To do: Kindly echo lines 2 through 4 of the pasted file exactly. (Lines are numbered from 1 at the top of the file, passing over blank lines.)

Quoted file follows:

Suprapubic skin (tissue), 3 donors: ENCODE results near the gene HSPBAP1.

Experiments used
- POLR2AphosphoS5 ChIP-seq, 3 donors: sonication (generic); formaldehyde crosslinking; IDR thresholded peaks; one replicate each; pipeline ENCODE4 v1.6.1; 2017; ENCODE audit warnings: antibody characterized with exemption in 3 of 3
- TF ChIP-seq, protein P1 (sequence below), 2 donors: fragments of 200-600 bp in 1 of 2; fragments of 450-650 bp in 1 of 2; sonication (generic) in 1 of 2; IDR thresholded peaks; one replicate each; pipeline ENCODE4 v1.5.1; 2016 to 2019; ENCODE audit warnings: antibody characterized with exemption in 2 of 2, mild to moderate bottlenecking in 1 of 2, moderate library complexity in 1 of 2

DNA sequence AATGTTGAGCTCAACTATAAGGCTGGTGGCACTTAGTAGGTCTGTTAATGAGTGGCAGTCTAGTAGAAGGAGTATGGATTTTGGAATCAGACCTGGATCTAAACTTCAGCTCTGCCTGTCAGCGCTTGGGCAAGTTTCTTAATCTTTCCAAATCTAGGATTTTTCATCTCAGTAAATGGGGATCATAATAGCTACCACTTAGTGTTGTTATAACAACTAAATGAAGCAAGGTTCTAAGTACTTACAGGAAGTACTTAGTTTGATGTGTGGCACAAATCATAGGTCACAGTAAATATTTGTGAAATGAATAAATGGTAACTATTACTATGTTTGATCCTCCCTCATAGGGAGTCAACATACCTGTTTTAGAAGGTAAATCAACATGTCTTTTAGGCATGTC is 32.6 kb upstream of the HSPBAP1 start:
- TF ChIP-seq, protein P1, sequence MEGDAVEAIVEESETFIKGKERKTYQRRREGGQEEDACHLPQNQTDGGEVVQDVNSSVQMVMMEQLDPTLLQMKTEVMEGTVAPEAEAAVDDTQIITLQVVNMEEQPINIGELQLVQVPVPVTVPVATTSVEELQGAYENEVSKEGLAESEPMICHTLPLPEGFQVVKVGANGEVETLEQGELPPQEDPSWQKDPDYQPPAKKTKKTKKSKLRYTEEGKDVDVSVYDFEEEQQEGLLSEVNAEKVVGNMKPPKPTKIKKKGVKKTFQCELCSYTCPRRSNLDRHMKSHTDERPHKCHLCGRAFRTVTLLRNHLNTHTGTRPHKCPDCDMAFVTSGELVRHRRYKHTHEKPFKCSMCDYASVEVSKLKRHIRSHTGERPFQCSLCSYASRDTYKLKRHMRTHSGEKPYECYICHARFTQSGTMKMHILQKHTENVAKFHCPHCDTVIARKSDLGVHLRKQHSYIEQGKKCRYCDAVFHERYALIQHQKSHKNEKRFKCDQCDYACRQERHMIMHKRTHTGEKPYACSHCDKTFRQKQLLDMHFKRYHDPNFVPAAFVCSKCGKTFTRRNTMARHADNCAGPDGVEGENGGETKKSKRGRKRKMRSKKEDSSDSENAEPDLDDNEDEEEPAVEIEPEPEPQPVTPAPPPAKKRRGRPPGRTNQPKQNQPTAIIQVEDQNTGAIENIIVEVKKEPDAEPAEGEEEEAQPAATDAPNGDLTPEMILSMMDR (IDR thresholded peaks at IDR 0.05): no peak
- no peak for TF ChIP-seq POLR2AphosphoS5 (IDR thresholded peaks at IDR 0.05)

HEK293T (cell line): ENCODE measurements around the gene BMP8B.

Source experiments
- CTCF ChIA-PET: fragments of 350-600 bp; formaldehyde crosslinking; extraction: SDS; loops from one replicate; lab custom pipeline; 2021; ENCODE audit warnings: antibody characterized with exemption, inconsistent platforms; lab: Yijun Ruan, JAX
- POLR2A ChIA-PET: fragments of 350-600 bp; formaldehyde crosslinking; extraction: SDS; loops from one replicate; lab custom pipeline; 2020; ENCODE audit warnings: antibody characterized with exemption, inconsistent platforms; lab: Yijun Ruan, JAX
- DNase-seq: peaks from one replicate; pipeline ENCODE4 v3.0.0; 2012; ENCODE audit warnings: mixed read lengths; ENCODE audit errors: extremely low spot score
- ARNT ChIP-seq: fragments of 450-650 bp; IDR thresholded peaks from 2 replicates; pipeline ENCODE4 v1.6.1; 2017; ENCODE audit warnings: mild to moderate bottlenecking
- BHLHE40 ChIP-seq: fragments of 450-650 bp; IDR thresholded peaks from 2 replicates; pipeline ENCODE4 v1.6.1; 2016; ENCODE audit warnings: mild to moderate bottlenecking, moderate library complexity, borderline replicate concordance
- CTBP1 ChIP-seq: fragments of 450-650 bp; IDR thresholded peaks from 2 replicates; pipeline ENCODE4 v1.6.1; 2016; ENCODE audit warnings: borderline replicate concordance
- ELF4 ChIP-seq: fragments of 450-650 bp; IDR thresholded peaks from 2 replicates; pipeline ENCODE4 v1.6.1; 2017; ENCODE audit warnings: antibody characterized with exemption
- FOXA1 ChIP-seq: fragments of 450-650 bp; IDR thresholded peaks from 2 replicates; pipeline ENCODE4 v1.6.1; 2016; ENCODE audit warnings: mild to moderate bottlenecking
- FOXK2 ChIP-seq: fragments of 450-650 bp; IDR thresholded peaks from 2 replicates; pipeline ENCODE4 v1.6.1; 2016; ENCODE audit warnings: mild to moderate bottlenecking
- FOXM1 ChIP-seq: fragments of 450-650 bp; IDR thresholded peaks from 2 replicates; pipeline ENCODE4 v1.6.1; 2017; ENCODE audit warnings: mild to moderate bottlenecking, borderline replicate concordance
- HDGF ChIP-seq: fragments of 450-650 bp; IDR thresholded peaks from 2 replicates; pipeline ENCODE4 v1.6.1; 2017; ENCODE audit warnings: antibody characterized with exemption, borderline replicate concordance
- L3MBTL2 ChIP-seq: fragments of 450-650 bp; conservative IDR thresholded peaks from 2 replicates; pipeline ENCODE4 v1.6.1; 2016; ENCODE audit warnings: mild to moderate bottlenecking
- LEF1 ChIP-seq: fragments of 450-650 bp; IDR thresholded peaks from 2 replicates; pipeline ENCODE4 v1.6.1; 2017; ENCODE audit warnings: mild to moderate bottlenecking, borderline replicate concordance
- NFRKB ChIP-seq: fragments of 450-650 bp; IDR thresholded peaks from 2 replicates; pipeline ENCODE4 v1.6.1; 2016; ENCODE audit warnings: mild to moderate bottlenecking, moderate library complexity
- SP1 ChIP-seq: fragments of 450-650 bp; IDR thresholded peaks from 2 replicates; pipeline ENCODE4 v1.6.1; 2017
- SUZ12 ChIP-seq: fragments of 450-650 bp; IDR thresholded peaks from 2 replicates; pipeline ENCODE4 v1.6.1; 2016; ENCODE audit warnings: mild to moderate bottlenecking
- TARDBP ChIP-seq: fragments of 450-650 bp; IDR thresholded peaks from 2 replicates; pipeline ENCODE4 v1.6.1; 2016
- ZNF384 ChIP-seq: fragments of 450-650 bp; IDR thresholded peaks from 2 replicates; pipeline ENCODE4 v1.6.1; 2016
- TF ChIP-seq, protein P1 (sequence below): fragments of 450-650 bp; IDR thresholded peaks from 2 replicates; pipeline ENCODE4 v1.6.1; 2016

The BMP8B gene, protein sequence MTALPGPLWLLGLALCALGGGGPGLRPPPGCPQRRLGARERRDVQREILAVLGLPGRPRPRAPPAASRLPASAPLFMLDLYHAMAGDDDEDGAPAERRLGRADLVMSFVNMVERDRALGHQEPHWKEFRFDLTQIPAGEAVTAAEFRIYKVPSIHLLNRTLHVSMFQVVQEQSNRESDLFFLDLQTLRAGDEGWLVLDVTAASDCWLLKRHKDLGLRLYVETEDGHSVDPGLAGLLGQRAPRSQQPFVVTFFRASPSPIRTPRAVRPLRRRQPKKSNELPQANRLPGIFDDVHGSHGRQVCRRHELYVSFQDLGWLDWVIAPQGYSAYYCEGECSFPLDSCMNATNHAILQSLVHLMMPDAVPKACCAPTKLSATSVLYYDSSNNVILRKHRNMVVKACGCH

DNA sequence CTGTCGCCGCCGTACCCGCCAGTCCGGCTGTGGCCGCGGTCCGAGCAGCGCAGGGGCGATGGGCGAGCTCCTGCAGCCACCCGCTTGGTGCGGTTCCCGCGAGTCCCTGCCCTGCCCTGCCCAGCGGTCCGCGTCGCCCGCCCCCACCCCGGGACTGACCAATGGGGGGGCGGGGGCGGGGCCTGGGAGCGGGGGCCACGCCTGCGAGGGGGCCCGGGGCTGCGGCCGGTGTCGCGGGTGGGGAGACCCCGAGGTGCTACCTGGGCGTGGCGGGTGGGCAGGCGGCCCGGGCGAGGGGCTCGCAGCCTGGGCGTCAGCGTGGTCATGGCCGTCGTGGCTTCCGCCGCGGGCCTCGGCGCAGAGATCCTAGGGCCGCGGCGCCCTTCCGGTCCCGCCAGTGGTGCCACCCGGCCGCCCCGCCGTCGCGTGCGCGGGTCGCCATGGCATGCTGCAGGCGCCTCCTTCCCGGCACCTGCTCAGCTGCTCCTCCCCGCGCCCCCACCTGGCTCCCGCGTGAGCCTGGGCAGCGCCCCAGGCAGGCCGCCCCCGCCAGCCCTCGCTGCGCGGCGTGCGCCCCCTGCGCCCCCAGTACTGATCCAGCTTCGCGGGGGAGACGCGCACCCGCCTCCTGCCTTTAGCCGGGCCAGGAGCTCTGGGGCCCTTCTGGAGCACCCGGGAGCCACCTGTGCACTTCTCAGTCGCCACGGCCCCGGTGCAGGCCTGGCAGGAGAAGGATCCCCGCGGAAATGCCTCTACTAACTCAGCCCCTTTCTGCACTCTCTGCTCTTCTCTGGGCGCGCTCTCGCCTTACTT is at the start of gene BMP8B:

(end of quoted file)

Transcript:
Experiments used
- POLR2AphosphoS5 ChIP-seq, 3 donors: sonication (generic); formaldehyde crosslinking; IDR thresholded peaks; one replicate each; pipeline ENCODE4 v1.6.1; 2017; ENCODE audit warnings: antibody characterized with exemption in 3 of 3
- TF ChIP-seq, protein P1 (sequence below), 2 donors: fragments of 200-600 bp in 1 of 2; fragments of 450-650 bp in 1 of 2; sonication (generic) in 1 of 2; IDR thresholded peaks; one replicate each; pipeline ENCODE4 v1.5.1; 2016 to 2019; ENCODE audit warnings: antibody characterized with exemption in 2 of 2, mild to moderate bottlenecking in 1 of 2, moderate library complexity in 1 of 2